Over the past several years, the media has paid plenty of attention on the so-called Savings Crisis, as a disproportionate number of Americans haven’t saved nearly enough to handle unexpected emergencies, much less generate sufficient cashflow in order to retire. However, there’s a flip-side called the “Epidemic Of Spending”, where retirees who have been frugal for (literally) decades and have diligently saved for their retirements, suddenly start spending and even dangerously splurging… potentially to the point of no longer being able to sustain the original retirement goal they so effectively saved for in the first place. Sometimes, such tendencies can be attributed to a desire to ‘just live a little’, but other times, overspending may arise for reasons other than just being faced with the temptation to splurge – for some clients, significant life events can change long-term goals and precipitate dramatic changes in spending habits.
In our 29th episode of Kitces & Carl, Michael Kitces and financial advisor communication expert Carl Richards talk about ways to manage conversations with clients who may be spending at unsustainable levels and are in danger of jeopardizing their own goals, and how important it is to understand why clients may have changed their spending habits in the first place. Notably, the most straightforward path for advisors – simply telling clients that they’re being unreasonable and that they can’t continue spending at their current levels if they want their plan to work – can result in the client simply hiding their spending from their advisor in the first place.
Instead, the importance of connecting the “no” to a bigger “yes” can help clients see a path down from the ‘branches’ of emotional decision-making back to the foundational ‘roots’ laid out in their financial plans – in other words, telling a client they need to reduce their spending should tie to their bigger financial goals that they initially identified were most important to them.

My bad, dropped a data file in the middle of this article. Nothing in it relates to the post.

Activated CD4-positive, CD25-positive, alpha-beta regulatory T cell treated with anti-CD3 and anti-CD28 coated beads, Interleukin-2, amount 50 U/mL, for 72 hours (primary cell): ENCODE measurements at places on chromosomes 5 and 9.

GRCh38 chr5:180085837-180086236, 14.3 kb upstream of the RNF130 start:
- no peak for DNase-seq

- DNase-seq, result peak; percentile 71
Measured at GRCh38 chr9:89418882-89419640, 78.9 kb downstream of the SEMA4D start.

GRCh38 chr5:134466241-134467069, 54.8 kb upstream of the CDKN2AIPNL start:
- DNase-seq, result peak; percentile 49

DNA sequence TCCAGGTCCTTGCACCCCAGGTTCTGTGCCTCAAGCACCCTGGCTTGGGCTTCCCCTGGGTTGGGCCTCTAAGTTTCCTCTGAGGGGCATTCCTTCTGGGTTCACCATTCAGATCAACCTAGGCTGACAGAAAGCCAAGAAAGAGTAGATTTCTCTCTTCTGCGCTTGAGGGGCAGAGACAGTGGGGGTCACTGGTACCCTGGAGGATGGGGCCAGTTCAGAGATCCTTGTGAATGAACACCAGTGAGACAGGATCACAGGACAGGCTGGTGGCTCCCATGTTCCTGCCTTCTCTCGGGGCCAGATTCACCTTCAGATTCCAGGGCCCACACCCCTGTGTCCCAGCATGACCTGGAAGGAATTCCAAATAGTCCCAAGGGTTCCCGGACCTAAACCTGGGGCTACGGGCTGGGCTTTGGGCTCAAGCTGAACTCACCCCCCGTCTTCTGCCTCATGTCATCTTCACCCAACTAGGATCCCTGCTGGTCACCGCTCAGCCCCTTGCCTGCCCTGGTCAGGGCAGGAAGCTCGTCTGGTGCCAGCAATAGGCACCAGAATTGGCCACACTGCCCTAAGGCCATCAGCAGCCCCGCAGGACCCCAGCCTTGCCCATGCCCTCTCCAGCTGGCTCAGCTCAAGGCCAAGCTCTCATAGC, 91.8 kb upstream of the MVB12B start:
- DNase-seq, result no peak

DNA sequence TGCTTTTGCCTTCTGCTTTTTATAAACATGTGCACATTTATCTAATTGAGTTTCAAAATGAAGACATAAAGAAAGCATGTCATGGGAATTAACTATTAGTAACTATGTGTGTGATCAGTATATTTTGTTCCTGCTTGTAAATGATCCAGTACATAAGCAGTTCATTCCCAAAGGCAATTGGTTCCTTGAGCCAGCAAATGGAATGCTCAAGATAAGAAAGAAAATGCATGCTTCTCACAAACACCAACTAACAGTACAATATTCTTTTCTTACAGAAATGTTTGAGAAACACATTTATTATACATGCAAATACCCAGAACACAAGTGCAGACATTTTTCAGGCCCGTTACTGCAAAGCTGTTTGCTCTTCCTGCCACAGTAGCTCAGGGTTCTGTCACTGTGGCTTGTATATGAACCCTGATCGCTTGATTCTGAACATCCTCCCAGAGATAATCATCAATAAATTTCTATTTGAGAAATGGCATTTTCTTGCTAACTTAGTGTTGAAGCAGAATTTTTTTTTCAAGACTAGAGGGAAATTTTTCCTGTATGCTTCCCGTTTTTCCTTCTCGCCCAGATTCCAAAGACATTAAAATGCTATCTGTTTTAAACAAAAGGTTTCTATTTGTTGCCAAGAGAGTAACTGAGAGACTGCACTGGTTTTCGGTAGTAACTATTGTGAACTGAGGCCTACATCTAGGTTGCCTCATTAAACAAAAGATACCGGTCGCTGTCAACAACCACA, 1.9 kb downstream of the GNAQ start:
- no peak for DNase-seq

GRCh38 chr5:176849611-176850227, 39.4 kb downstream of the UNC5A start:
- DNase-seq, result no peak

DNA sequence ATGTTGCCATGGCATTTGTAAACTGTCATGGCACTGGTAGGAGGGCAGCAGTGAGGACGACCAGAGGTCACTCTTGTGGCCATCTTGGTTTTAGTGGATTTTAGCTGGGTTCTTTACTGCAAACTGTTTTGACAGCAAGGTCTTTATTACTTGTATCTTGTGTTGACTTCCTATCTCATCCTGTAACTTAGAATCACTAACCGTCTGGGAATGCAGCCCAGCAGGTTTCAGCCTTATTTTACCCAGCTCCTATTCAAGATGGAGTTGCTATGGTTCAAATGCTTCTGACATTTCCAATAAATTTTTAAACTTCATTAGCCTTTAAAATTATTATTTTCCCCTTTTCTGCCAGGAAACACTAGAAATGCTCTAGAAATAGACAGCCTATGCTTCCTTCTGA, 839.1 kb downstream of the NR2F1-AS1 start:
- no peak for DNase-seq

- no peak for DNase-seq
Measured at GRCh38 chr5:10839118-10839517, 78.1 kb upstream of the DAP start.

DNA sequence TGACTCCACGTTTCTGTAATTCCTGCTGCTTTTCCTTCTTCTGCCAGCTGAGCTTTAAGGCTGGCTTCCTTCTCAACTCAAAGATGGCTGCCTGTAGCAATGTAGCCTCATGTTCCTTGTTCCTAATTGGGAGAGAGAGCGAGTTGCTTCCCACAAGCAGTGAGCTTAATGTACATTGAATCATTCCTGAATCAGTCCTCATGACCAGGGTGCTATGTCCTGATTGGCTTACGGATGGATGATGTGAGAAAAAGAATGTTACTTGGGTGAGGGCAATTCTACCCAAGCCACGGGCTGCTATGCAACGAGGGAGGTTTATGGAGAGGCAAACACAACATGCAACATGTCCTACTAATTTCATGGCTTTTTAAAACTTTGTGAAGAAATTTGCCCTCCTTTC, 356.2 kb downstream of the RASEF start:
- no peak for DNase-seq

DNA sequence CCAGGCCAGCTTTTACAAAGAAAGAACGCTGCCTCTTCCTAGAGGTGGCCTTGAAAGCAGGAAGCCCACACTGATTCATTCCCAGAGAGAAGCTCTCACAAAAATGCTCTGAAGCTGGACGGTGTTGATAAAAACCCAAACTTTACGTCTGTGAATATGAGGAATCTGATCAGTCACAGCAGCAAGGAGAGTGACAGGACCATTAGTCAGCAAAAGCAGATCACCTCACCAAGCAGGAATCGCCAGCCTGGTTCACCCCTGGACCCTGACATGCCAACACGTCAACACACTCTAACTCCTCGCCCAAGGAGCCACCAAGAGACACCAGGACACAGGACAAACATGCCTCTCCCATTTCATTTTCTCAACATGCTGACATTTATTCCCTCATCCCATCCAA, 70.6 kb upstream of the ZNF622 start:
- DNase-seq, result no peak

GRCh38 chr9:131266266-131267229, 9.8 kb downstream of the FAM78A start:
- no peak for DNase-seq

However, it’s also important for advisors to conduct conversations around spending with empathy and objectivity. Because it’s possible that changes in spending behavior are not a result of reckless irresponsibility, but instead a result from a deeper reason, such as a (not-yet-disclosed) terminal illness diagnosis, or the loss of a loved one.
When the cause of erratic spending habits is unknown, advisors can use a three-step process to better understand what may actually be happening in the client’s life that is causing the behavior change. The first step is to restate the fact pattern based on observations made by the advisor and information obtained from the client (e.g., how much is being spent each month; what the initial financial plan goals are/were); step two is to identify the story from the advisor’s viewpoint (e.g., spending at this level will deplete assets by age 70, versus age 95 as originally planned for); and step three is to ask the client to help clarify what’s really happening, offering a safe space for open discussion without judgment.
Ultimately, the key point is that, when clients exhibit unusual spending behaviors, there can be a range of different explanations. And by delving into those reasons with an objective, empathetic approach with a goal of truly understanding any possible mitigating factors, advisors can help clients either get back on track with their original plan or craft new goals to accommodate whatever changing needs they may have.